repulsion3Carol kills a second time when the landlord comes looking for his rent money. Turned on by Carol’s passive semi undressed, childlike state, he offers her a proposition; sex in place of paying the rent.  Not taking no for an answer the landlord attacks her. Carol gets hold of a straight razor and cuts him on the back of his neck, then proceeds to slash him to death. When Helene and Michael return from their Italy vacation, they find two dead bodies in the bathtub and Carol under Helene’s bed in a catatonic state. Neighbors gather around gawking, doing nothing to assist as Michael lifts Carol up and carries her out to an ambulance.

Repulsion2Polanski creates a chilling, dreary atmosphere throughout the film. Helene and Carol’s apartment, where most of the film takes place, is small, rundown, depressing and tensely claustrophobic, the last a mood Polanski has used effectively in much of his work (Knife in the Water, Cul-de-Sac, The Tenant, Death and the Maiden). Additionally, his use of sound contributes hugely to the mood, from the pounding opening credits to the imaginary rape scenes where only the lone ticking of a clock is heard. The dialogue is minimal, leaving long periods of only the empty natural sounds of the apartment. Perhaps the lack of dialogue may be partially contributed to Polanski still being new to the English language, and possibly even accounts for his protagonist being Belgium. Whatever the reason, it worked to the film’s benefit.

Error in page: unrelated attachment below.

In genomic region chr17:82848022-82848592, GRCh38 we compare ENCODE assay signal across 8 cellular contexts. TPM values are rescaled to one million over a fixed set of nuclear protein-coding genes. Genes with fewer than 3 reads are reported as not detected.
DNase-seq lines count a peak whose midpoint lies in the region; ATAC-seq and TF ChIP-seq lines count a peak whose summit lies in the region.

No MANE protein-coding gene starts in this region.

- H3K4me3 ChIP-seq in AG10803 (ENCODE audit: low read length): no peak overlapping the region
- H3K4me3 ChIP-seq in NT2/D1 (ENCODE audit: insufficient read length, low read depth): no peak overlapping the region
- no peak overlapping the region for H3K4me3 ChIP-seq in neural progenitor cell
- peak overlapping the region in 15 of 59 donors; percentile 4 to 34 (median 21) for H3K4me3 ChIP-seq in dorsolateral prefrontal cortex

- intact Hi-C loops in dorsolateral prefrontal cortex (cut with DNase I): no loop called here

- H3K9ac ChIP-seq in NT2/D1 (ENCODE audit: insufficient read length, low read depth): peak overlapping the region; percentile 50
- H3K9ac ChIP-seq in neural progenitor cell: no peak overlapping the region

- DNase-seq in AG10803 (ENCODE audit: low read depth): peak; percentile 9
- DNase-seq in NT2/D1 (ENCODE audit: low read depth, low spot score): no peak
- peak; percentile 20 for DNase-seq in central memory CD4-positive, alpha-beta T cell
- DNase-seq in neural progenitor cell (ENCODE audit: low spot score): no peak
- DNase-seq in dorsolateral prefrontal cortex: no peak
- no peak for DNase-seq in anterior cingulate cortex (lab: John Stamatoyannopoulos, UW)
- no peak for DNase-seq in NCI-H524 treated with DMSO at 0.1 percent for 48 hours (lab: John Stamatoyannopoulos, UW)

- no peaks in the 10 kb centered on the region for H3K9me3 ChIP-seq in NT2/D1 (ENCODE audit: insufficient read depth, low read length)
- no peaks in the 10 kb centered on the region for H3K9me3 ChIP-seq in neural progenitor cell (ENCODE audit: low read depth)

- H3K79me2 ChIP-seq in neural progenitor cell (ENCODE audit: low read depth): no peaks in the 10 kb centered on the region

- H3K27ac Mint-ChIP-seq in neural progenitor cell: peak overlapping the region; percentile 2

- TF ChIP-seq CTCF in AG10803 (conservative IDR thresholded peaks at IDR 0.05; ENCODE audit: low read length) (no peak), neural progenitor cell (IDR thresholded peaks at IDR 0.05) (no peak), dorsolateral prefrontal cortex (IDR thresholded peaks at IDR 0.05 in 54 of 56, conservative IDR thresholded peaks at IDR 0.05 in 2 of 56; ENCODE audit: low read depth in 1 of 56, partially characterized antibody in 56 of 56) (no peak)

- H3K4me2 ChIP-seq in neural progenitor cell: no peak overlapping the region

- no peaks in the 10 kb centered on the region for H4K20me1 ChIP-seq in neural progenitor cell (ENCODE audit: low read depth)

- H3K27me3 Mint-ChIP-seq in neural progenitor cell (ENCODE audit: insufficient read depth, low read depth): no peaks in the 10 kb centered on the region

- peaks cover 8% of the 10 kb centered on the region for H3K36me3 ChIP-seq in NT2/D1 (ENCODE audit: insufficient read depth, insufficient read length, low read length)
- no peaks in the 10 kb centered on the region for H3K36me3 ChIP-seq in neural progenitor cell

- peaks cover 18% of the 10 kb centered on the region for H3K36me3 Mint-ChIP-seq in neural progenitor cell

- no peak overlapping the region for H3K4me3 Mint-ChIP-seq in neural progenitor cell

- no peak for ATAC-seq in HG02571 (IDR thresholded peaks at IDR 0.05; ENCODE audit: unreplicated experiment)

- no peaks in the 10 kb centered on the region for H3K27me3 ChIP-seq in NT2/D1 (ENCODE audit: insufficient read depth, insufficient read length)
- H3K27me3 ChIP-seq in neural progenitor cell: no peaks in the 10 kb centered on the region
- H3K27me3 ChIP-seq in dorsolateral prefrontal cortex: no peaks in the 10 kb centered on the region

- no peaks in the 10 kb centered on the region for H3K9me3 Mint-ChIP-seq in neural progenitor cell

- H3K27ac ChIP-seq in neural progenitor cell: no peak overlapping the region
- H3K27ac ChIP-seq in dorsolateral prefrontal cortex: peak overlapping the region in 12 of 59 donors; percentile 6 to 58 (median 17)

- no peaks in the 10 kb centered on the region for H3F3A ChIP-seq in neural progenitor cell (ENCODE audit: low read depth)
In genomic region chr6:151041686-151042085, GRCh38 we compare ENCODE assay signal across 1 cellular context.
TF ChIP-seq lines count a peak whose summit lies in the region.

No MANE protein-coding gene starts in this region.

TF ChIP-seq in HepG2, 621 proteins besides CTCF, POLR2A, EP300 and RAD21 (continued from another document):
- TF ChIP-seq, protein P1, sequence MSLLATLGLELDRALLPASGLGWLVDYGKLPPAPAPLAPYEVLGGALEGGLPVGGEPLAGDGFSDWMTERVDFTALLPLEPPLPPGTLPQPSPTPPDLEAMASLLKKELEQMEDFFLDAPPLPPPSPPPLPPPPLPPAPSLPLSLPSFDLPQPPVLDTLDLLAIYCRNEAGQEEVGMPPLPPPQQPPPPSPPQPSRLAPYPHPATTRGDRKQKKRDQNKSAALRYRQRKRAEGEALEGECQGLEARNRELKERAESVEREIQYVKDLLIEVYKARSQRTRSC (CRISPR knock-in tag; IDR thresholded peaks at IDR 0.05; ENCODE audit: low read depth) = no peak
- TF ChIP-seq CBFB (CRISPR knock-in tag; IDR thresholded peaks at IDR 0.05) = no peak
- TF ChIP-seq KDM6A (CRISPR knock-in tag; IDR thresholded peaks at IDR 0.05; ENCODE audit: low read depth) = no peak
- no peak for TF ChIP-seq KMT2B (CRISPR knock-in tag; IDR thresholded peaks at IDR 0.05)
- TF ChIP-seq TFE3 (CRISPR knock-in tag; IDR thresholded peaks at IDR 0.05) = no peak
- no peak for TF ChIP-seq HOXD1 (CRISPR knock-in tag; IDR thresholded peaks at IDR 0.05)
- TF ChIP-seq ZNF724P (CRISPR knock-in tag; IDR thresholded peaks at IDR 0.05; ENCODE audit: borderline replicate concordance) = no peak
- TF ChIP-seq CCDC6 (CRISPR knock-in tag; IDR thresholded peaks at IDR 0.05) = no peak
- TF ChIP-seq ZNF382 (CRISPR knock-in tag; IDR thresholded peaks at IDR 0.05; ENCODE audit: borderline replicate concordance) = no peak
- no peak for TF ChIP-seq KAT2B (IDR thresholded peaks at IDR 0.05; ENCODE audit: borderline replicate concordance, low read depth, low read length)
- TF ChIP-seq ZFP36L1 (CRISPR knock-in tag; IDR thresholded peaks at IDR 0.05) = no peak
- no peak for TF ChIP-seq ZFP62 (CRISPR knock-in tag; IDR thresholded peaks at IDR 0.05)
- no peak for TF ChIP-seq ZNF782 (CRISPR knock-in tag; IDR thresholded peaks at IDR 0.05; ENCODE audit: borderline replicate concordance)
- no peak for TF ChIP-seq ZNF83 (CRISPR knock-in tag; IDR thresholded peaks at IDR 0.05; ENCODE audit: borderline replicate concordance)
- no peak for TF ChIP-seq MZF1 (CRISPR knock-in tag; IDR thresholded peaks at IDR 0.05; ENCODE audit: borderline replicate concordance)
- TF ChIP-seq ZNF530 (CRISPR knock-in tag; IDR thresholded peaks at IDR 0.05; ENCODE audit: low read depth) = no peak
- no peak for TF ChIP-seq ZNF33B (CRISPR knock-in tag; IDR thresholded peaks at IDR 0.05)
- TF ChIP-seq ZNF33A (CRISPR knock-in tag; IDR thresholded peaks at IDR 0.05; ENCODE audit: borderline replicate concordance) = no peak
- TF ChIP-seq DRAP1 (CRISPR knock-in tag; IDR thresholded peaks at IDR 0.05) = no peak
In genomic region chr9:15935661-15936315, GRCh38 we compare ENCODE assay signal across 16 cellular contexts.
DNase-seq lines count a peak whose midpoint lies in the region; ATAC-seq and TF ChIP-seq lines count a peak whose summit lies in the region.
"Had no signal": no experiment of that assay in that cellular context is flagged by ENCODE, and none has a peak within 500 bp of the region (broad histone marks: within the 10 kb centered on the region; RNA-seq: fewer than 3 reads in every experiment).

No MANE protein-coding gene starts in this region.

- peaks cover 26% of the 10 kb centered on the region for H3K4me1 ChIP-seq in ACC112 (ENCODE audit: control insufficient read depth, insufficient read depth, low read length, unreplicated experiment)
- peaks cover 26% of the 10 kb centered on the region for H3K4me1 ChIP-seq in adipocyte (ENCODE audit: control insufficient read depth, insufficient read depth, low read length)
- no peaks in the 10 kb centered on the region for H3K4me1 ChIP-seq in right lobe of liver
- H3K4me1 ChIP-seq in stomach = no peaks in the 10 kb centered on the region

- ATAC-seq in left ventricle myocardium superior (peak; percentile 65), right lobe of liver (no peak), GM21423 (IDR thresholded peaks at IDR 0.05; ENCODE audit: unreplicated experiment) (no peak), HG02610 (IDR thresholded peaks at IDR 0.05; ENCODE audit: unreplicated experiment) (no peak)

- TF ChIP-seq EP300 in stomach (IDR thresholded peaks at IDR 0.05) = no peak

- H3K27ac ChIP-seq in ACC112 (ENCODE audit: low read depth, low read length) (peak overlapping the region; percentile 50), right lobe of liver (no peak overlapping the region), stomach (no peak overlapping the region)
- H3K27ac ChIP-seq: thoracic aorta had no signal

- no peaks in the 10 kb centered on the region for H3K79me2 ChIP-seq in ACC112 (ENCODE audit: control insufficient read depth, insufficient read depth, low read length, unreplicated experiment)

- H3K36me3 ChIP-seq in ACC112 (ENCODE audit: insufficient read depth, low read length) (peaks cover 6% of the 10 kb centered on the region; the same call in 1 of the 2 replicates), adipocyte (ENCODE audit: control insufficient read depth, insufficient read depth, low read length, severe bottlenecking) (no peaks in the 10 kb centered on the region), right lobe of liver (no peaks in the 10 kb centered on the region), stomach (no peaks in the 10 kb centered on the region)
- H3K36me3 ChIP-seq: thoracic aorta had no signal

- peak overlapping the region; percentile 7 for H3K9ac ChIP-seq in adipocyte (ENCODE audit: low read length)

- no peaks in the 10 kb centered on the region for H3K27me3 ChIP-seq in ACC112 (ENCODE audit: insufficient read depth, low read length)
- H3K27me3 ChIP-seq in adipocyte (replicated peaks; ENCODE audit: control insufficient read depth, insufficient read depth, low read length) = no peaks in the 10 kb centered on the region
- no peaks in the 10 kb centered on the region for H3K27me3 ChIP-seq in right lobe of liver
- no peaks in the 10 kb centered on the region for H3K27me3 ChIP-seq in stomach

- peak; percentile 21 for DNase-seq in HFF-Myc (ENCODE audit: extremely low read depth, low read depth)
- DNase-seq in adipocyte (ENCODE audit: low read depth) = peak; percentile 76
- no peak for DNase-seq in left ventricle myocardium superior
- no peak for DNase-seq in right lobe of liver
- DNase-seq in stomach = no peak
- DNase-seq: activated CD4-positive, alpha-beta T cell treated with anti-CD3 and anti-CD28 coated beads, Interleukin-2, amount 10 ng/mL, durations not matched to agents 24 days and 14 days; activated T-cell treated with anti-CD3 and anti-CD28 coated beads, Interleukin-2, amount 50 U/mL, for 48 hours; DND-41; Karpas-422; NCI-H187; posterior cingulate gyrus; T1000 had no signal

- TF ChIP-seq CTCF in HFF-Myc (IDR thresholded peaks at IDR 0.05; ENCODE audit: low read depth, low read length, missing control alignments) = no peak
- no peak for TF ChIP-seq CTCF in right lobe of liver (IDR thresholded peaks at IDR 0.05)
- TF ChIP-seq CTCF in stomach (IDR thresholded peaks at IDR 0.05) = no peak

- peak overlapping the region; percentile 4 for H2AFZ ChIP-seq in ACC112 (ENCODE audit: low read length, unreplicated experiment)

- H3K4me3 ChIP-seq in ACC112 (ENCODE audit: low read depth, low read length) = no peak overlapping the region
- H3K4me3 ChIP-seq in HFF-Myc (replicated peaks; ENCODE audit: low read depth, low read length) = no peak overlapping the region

Repulsion4Written by Polanski and long time co-writer Gerard Brach, Repulsion was released by a soft-core film company named Compton Films that was looking to get out of the sleaze business and in the market with a film that would combine sex and art. According to Virginia Wright Wexman in her book, “Roman Polanski,” Polanski saw the film as a potboiler that would make financing available for his next film, Cul-de-Sac.  Upon its release in 1965, many critics hailed Repulsion as a masterpiece, Polanski even being hailed as the second coming of Hitchcock. He probably was influenced somewhat by Psycho which was released only a few years earlier. The film won top prize at the Berlin Film Festival and was a box office success in the United States beyond the art house circuit. Catherine Deneuve was only twenty-one years old when making “Repulsion.” She had already appeared in thirteen movies, including the first of her many iconic films, “The Umbrellas of Cherbourg.”  The music is by jazz great Chico Hamilton, one of his few film composing credits.

This review is my second contribution to the  TCM Summer Under the Stars blogathon.

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17 comments on “Repulsion (1965) Roman Polanski

  1. KimWilson says: